****

Lewis Williams… dude, what were you thinking?

Lewis Williams was a slave to one Marshall, in the State of Kentucky. He escaped when he was quite a boy, and stopped in the city of Cincinnati for several years. It was thought by some of his friends not necessary to send him to Canada, because, having escaped at an early age, he would soon grow out of his master’s knowledge. So he was permitted to remain with a friend, a short distance outside the city limits. When he came to manhood, he became acquainted with a girl, to whom he became much attached. He paid every attention to her, and thus evinced his own love; but not being very certain as to whether he was loved in return, he thought he would ascertain this piece of information from a Dutch woman, who was known in that city as a “fortune-teller.”

He proceeded to this woman’s place of business, and said to her he wanted his fortune told. She said she must first have the sum of 4s. 2d., or one dollar, before she could tell anything; and it must be paid in silver, or the cup would not turn well. Lewis at once advanced the sum required.

She then commenced by asking him to tell his origin. He began as follows:–“I was born in the State of Kentucky, and was held as a slave until a few years ago. I escaped, and came to this city.” To this the fortune-teller listened with profound attention. She asked Lewis to tell his master’s name, which he did. After further details, she was made acquainted with the post-office address of the master. She then informed Lewis that he would be successful, and that the girl was deeply in love with him. Besides, she told him in three months’ time he would be married to her. This was encouraging news to Lewis. He felt that his money had been spent for useful information.

As soon as Lewis left the house, however, she told her husband of Lewis’s revelations, and they immediately addressed a letter to Mr. Marshall, Lewis’s master, saying if he would pay them the sum of 200 dollars they would tell him where he might find his slave. Lewis’s master was glad to accept the proposal, and came immediately to Cincinnati, and paid the fortune-teller the sum required. Lewis was soon arrested by one of the marshals of the United States, and brought before Commissioner Carpenter, of the said city.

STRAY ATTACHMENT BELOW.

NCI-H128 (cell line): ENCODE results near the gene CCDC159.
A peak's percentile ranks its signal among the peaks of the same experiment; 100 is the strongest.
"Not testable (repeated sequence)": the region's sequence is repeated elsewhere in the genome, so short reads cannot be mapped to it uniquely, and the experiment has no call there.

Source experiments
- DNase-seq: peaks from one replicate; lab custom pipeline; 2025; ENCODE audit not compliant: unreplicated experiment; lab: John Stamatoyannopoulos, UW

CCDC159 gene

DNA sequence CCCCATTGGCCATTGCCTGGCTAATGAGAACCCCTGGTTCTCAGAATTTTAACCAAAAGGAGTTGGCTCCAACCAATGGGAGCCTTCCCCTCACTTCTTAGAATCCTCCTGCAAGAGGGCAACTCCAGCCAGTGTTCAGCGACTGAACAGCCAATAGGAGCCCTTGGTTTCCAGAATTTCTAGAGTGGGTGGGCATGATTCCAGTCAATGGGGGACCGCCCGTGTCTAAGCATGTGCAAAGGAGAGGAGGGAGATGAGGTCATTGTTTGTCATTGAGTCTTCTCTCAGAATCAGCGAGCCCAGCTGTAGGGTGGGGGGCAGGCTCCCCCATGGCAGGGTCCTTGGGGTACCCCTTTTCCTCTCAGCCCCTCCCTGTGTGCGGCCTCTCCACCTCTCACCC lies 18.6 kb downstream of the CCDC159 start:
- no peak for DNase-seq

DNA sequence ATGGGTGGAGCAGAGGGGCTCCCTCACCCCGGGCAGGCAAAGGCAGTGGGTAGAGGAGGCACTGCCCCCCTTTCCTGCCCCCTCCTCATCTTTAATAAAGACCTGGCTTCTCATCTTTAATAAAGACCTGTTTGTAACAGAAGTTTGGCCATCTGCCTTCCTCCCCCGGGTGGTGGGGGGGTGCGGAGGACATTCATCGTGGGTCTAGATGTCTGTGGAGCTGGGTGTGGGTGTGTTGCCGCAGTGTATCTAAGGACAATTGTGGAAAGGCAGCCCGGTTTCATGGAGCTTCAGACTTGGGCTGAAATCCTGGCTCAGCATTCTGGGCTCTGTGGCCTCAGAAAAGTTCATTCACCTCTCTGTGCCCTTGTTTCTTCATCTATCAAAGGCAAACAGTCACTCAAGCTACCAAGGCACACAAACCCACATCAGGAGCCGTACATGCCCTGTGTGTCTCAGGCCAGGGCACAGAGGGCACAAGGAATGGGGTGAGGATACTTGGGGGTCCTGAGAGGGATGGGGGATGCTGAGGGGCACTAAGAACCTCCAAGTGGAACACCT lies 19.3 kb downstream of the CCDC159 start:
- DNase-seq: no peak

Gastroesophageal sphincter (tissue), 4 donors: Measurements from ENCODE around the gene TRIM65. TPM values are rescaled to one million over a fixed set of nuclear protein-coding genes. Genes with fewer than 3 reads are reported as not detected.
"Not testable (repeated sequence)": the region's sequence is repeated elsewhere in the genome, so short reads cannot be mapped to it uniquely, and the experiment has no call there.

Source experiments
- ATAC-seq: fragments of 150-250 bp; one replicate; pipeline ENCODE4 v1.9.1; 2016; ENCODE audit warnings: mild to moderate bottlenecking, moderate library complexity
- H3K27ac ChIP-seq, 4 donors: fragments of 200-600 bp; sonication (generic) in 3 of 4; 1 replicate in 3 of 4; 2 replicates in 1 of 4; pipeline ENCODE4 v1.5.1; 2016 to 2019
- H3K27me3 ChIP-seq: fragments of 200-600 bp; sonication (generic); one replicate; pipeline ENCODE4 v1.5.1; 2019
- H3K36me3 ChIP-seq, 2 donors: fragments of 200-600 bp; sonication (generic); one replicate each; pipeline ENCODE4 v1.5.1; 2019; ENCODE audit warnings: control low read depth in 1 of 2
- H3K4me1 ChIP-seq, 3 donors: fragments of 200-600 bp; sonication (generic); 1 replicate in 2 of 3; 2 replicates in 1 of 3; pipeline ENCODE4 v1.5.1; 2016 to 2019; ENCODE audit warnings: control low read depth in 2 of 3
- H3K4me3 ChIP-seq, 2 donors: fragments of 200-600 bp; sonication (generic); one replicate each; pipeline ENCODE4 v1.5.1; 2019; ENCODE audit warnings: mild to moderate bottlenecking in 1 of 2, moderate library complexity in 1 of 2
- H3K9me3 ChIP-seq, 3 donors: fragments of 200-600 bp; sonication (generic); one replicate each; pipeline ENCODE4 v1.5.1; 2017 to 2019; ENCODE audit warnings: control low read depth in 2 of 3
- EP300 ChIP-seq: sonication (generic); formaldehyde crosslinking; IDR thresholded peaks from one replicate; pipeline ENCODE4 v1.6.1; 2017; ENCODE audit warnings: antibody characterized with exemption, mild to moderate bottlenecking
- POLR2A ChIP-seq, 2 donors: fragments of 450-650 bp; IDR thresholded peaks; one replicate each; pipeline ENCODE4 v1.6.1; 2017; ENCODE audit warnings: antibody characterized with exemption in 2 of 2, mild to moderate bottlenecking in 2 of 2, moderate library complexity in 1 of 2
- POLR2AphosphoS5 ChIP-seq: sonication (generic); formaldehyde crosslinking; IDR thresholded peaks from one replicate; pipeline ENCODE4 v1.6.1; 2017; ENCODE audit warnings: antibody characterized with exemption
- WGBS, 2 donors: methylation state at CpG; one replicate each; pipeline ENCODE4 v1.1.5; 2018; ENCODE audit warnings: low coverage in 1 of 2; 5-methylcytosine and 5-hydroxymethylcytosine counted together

But Lewis had help in the name of Rev. William Troy, a local abolitionist. Troy notes that fortunately for Lewis, they all look alike:

The news of the arrest was soon noised abroad; and, as I went out to see what was the matter, I met the marshals having the boy in custody. I went immediately to a lawyer, John Jolliffe, Esq., who is always ready to plead in such cases, without any charge whatever. He, without delay, repaired to the court house, in order to appear as the boy’s counsel.

I went to spread the news among the coloured people of the city, in order that some plan might be devised to get the boy out of the court house, if possible. We became a sort of committee of ways and means. At last, we concluded that our best plan would be to crowd the court room, and get the prisoner free by some stratagem. There was a man in our company who was very like the prisoner in complexion, and it was arranged that he should occupy the prisoner’s place temporarily, while he should put his own hat upon the prisoner’s head, and thus allow him to make his way to freedom. The wink given Lewis was understood; the hat was placed upon Lewis’s head, and he immediately moved slowly out of the chair, and this other person took his place in the chair.

The attention of the marshal at this time was attracted by certain points in dispute between the counsel, and the prisoner by this time had made his way through the great crowd, on his hands and knees, to the door, and out he slipped and made to the forest. He went as though he was on the most urgent errand. When the point in dispute was partially settled, the marshal missed the prisoner. He exclaimed, “Where is the boy?” Some person standing at the door out of which the boy had passed, said, “The child left some time ago; no use to look, for the creature is going to the Queen; he don’t like this country,” &c. This was quite tantalising to the marshal; but the fact was, the boy was gone: and great excitement consequently prevailed throughout the city.

But Lewis was not yet gone. How would he escape? There’s always the old cross-dressing trick:

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African American Perspectives on the Civil War: A Study from Georgia

The period 2011 through 2015, commonly referred to as the “Civil War Sesquicentennial” or “Civil War 150”, marks the 150th commemoration of the Civil War, a watershed in American history. Throughout the country, national parks, battlefields, and other National Park Service (NPS) sites will offer interpretations of Civil War activity and reflect upon the theme “From the Civil War to Civil Rights,” an idea that requires specific recognition of the change in attitudes of groups impacted by the war over time.

In Troubled Commemoration: The American Civil War Centennial, 1961-1965, Robert Cook asserts, “…race was a principal fault-line. The centennial was built on a racially exclusive interpretation of the Civil War era. This interpretation denied agency to blacks and downplayed the significance of those events, notably emancipation and Lincoln’s use of African American troops, which dominated the marginalized black folk memory of the Civil War.”